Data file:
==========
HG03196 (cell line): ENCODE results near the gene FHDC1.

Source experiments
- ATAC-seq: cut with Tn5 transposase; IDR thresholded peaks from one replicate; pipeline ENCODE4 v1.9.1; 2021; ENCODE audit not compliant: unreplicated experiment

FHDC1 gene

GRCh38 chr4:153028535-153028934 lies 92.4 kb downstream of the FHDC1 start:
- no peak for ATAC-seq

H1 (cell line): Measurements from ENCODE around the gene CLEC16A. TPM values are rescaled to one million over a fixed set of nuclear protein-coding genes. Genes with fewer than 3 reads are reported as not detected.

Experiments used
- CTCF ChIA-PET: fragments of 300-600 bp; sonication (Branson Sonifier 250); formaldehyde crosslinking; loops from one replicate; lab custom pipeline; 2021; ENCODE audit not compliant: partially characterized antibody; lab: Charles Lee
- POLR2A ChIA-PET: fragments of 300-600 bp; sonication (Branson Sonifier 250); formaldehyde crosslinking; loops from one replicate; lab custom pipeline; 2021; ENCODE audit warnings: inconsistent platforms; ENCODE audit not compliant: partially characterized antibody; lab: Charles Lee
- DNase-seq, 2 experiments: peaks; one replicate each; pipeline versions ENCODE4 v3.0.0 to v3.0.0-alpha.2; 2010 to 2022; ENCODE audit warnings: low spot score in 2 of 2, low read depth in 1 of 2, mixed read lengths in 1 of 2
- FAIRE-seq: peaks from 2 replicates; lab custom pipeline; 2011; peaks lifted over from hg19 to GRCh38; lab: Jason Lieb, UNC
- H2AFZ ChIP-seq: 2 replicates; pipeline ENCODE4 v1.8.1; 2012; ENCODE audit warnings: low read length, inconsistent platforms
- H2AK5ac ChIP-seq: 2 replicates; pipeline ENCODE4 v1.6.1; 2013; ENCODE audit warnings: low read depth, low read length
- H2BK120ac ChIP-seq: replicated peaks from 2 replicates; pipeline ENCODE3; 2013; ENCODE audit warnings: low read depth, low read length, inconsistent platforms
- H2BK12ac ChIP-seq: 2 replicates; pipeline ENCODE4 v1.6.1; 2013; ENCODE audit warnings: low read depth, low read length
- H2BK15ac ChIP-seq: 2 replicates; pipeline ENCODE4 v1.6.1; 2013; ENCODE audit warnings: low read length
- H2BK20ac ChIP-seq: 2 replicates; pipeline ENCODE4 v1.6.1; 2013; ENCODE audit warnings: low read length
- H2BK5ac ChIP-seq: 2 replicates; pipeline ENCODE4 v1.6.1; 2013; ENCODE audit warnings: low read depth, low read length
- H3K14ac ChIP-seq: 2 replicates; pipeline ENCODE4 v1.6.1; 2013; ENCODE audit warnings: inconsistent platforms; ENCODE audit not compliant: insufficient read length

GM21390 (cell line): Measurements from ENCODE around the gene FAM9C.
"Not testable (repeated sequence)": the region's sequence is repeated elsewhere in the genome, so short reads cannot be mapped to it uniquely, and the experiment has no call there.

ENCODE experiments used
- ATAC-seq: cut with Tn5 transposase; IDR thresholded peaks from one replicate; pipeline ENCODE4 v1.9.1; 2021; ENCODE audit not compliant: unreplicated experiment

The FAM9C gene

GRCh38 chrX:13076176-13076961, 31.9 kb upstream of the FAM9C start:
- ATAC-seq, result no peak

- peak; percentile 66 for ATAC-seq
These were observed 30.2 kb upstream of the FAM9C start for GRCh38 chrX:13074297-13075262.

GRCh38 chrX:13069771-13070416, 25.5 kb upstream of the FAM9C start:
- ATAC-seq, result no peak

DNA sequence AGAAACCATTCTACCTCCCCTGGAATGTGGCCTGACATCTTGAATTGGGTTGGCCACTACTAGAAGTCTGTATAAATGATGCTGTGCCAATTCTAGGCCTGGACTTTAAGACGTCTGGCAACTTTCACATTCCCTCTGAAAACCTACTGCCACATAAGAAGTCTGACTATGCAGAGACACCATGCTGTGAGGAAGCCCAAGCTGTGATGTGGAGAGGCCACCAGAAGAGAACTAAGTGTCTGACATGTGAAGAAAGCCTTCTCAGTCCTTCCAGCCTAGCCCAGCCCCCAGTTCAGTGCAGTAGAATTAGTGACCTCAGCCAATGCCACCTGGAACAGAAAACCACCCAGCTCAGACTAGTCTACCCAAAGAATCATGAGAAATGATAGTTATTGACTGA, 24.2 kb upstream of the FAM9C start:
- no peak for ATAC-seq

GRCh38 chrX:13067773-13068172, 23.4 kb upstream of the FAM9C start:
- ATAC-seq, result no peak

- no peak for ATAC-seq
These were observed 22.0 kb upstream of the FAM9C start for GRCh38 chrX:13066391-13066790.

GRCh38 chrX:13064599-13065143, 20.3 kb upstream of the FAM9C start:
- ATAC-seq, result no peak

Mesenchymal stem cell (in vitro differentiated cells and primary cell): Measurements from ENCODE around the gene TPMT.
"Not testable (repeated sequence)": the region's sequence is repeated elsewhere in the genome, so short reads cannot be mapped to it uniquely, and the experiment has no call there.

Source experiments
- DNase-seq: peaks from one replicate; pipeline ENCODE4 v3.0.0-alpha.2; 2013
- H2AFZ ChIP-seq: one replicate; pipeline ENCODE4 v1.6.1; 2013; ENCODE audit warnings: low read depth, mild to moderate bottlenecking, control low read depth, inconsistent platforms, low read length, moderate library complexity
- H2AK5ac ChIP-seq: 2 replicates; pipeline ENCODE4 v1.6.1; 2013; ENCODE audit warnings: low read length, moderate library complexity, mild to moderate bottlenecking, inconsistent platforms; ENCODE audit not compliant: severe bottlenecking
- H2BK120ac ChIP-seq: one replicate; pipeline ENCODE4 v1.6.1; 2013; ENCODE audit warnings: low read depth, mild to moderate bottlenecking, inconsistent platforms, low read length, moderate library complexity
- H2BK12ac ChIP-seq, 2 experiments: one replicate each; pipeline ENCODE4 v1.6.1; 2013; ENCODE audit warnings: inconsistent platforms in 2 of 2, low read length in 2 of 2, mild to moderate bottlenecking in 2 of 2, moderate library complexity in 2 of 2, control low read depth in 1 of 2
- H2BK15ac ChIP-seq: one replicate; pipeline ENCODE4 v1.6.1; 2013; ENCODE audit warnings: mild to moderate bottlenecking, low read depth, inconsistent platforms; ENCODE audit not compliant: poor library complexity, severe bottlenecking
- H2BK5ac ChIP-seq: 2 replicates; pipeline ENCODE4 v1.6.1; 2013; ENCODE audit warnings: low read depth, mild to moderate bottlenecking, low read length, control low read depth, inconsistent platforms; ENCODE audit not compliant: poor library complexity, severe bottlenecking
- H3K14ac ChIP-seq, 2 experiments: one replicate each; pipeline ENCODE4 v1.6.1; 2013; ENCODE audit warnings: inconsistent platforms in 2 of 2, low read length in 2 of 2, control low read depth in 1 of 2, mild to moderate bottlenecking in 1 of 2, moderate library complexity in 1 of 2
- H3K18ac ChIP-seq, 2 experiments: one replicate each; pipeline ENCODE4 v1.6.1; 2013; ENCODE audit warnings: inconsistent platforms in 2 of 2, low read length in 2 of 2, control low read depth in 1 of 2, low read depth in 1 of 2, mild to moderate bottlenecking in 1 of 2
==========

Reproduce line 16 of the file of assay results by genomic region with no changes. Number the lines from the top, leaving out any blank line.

- H2BK12ac ChIP-seq: 2 replicates; pipeline ENCODE4 v1.6.1; 2013; ENCODE audit warnings: low read depth, low read length